Elsewhere at the top of the card we’ll find the PCIe power sockets and SLI connectors. Since NVIDIA isn’t scrambling to save space like they were with the GTX 680, the GTX 670’s PCIe power sockets are laid out in a traditional side-by-side manner. As for the SLI connectors, since this is a high-end GeForce card NVIDIA provides 2 connectors, allowing for the card to be used in 3-way SLI.

Finally at the front of the card NVIDIA is using the same I/O port configuration and bracket that we first saw with the GTX 680. This means 1 DL-DVI-D port, 1 DL-DVI-I port, 1 full size HDMI 1.4 port, and 1 full size DisplayPort 1.2. This also means the GTX 670 follows the same rules as the GTX 680 when it comes to being able to idle with multiple monitors.

NVIDIA GeForce GTX 670 Meet The EVGA GeForce GTX 670 Superclocked
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  • Spunjji - Friday, May 11, 2012 - link

    Thank you for being a voice of sanity in an otherwise brutally argumentative and deeply sad comments section. +1 to you. Reply
  • CeriseCogburn - Friday, May 11, 2012 - link

    "Voice of sanity" your amd fanboy friend, got the 43% larger amd wafer die size "cost drop not a problem" a bit overlooked, not to mention the 3 added free games additional cost.

    Is it a voice of reason to claim the largest base cost of the card at 43% greater is no problem since the "dies" are "about the same size" ?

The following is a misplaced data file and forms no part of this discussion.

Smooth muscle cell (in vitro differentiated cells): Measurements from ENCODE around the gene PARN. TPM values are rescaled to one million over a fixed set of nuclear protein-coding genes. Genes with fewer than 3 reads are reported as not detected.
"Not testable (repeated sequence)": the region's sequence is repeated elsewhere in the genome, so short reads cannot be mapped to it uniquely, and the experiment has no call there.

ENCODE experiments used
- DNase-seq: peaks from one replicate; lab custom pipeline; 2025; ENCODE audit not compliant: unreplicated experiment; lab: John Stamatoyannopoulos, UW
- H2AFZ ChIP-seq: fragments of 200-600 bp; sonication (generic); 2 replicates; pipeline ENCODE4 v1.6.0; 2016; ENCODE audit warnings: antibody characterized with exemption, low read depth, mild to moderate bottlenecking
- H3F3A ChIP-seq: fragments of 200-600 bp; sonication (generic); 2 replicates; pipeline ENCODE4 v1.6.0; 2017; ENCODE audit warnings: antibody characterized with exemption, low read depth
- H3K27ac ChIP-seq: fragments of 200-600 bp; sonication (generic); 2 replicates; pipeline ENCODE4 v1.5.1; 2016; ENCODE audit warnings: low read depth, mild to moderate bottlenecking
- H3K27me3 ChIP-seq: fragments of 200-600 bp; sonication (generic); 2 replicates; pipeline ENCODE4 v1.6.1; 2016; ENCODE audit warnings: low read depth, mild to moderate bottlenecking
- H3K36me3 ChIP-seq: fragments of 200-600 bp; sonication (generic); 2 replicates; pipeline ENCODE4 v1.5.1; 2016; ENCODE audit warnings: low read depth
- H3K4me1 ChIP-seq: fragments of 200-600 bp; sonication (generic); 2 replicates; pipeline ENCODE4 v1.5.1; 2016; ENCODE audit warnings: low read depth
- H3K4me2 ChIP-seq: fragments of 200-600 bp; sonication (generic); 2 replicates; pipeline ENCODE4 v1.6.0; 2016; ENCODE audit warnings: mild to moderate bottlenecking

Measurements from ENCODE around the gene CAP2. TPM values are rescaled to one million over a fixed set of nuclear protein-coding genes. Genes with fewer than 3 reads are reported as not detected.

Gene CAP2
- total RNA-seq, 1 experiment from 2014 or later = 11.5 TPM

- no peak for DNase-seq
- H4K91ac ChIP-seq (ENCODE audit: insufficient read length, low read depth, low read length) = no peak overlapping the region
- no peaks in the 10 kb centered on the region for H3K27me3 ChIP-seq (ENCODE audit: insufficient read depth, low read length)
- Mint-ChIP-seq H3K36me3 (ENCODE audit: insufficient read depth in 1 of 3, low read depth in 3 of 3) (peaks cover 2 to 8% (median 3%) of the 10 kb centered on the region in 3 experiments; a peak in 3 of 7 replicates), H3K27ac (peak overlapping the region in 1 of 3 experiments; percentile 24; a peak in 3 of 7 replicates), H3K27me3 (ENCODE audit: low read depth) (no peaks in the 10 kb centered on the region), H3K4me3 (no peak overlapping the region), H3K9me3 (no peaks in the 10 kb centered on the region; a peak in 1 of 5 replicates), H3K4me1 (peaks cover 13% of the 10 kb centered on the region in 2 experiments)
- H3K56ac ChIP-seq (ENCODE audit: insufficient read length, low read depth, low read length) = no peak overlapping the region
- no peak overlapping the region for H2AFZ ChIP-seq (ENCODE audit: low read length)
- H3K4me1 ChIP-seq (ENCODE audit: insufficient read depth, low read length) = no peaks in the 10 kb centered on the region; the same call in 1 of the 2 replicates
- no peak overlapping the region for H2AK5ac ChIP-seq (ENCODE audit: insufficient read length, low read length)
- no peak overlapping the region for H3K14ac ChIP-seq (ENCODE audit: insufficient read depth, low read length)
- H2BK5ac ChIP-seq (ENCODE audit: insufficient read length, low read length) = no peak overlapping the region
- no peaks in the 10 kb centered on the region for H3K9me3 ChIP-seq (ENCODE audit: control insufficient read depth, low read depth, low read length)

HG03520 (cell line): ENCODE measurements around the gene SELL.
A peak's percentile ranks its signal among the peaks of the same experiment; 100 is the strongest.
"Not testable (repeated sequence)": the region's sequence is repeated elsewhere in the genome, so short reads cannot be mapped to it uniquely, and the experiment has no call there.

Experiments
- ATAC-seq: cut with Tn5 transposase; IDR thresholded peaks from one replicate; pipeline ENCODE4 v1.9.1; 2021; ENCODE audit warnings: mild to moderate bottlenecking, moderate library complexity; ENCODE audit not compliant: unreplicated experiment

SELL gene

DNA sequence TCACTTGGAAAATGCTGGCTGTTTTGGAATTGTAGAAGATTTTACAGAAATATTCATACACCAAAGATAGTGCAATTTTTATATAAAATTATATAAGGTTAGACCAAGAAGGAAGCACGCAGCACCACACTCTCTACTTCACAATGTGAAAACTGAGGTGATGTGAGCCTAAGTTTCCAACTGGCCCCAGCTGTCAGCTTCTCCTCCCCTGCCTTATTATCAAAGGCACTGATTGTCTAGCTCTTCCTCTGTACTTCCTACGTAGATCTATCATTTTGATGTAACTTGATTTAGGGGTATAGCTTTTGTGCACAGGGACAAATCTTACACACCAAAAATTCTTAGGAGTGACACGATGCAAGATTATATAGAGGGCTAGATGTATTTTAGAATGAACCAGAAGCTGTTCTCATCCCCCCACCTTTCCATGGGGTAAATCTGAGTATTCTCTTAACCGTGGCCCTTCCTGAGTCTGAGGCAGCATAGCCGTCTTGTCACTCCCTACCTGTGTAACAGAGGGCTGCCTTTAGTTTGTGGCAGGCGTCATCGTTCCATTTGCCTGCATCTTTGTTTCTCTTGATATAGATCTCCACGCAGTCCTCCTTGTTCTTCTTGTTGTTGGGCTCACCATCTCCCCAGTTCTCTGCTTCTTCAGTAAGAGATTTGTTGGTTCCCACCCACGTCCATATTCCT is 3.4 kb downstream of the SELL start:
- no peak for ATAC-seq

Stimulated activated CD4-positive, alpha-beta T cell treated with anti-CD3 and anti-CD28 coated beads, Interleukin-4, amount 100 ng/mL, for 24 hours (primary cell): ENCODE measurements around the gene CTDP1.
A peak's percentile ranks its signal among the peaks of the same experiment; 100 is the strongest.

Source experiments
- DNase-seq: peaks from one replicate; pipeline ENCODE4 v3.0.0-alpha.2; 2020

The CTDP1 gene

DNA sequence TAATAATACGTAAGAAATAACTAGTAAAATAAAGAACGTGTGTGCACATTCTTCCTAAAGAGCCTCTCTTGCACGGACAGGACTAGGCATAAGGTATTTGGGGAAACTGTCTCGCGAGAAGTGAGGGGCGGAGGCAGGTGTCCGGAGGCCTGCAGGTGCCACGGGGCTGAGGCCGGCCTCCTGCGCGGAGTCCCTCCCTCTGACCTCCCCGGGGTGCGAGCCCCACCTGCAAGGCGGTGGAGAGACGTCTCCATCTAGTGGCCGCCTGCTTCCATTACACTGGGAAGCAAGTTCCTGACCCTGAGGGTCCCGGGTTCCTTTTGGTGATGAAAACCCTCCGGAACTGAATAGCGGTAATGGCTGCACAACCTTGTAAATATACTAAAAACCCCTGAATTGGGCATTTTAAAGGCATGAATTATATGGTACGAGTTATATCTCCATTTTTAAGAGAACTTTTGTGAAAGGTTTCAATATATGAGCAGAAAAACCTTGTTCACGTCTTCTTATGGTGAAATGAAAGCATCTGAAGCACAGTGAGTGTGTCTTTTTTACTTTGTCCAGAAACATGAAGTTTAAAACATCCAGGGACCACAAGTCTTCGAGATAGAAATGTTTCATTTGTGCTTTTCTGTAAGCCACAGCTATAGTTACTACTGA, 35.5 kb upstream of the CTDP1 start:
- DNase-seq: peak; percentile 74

ROFL... tsk tsk.
    Reply
  • SlyNine - Saturday, May 12, 2012 - link

    Its 43% greater now.

    Also you seem to forget the 7970 wins in 5 out of 10 of Anandtechs benchmarks.

    Since you're going to argue this with me I'll put it out right now.

    Crysis AMD
    Metro AMD
    Dirt 3 ( on the MOST Intensive test 5760x1200 min frames) Tied, but to me min frames is more important so I'd rather have AMD in that situation.

    Now you can argue , But NVidia wins on the other res's But since this is the ONLY time it even gets below 60 this is the ONLY test that it really makes a difference.

    ShoGun, AMD, big time, ya nvidia wins when FPS is over 100, but AMD wins by a lot when FPS is at a premium. With a driver fix I'm sure it will be a lot closer.

    Batman, Basically a tie, yea Nvidia takes it but C'mon, 1 fps when it matters most. My guess is if they added 4x aa to the 3 screen mode AMD would take it.

    Portal 2 Nvidia kills AMD, esp. in the high res, because that's where fps are low enough that the diff matters.

    Battlefield 3 Nvidia kills amd again. and again when FPS matters.

    SC2, Nvidia is faster. FPS is so high it doesn't matter But AMD is catching up fast and with the 5760res I wonder if AMD wouldn't' win. and by then FPS might actually matter.

    Skyrim, same as SC2, AMD is catching up fast at the higher resolution, if it keeps going AMD might come out ahead where FPS is low enough that the difference matters.

    Civ 5, tie. With the trend the Nvidia might be better at higher res here.

    Portal 2 and BF3 are the to situation in Anands testing suit where Nvidia is MUCH better.

    But other than that FPS either doesn't matter or AMD is winning when FPS is low enough that the difference matters.

    As far as future games, we have NO idea what card might be better, but AMD does seem to have more raw power, and has more ram.

    In compute AMD won 2 , loses one by like 7% and then actually loses one by a lot. Of course it doesn't have a cuda score so how to you count that as a loss, that's stupid.
    Reply
  • CeriseCogburn - Sunday, May 13, 2012 - link

    You make excuses across the board for the amd card, and nVidia's card is a smoother experience anyway if you want to glom onto min frames - and we haven't even used things like adaptive v-sync (better min frame rates for nVidia), nor did you figure in the enormous drivers difference.